It peeves me to the point of profanity when I hear otherwise well informed and rational people bemoan the modern world as one beyond the pale, far worse than anything ever before experienced in the history of world in terms of crudeness, rudeness, profanity, fighting words and false accusations — especially on the wild and woolly Internet.
On what was basically a technicality, a Maryland Court recently threw out a lawsuit by a doughnut shop owner who sued to force a Web site to reveal who had posted a comment calling his shop "dirty and unsanitary-looking.”
In order to force the commenter out from behind the electronic veil of anonymity, the court said the shop had to show a prima facie case for defamation and said the courts must a apply a balancing test before they could unmask.
In a concurring opinion, Judge Sally Akins opined:
“The fact that many Internet speakers employ online pseudonyms tends to heighten this sense that ‘anything goes,’ and some commentators have likened cyberspace to a frontier society free from the conventions and constraints that limit discourse in the real world. … This ‘anything goes’ mind set, coupled with the virtually unlimited circulation available to bloggers at minimal cost, heightens the danger of injury to the subject of the communication from false or exaggerated statements. I would venture to guess that on the Internet, defamation occurs more frequently and is broadcast to more people than via any other medium, past or present. With this in mind, I am reluctant to set additional barriers to a person seeking to assert a legitimate cause of action to remedy the damage inflicted by a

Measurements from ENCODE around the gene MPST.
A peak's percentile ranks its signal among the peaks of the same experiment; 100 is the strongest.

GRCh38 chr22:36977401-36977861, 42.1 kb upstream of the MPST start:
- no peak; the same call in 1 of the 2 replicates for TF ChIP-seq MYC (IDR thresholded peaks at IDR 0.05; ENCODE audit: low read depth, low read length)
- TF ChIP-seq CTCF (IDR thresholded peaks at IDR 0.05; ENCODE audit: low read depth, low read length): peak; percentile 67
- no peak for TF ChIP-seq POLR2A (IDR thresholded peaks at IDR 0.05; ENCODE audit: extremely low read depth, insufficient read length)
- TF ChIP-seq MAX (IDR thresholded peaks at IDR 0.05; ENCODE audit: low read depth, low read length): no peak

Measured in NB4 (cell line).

defamatory Internet communication.”
Sorry, one would have to go to great lengths to top 16th century newspaper reporter James Callender who once famously called the second president of the United States, John Adams, a “hideous hermaphroditical character which has neither the force and firmness of a man, nor the gentleness and sensibility of a woman,” a “repulsive pedant,” and “that strange compound of ignorance and ferocity, of deceit and weakness.”
In reply, Adams’ supporters called his archrival Thomas Jefferson “a mean-spirited low-lived fellow, the son of a half-breed Indian squaw, sired by a Virginia mulatto father.” And in the worst insult of the age, they called him an atheist.
Well, Callender did spend nine months in prison under the Sedition Act for printing his attacks on Adams, being released on the last day of the Adams administration.
When Jefferson was elected president he determined the Sedition Act to be a violation of the First Amendment and pardoned Callender and others convicted under the law, but he failed to give Callender a government job, which apparently caused the reporter to turn on him and accuse him of having an affair with his slave, Sally Hemings.
Though Jefferson railed against the “the putrid state into which our newspapers have passed and the malignity, the vulgarity, and mendacious spirit of those who write for them,” he continued to insist that where the press is free and men able to read, “all is safe.”
We need no modern Sedition Act from our legislators or judges to counter vile language. The people may discern, as they always have.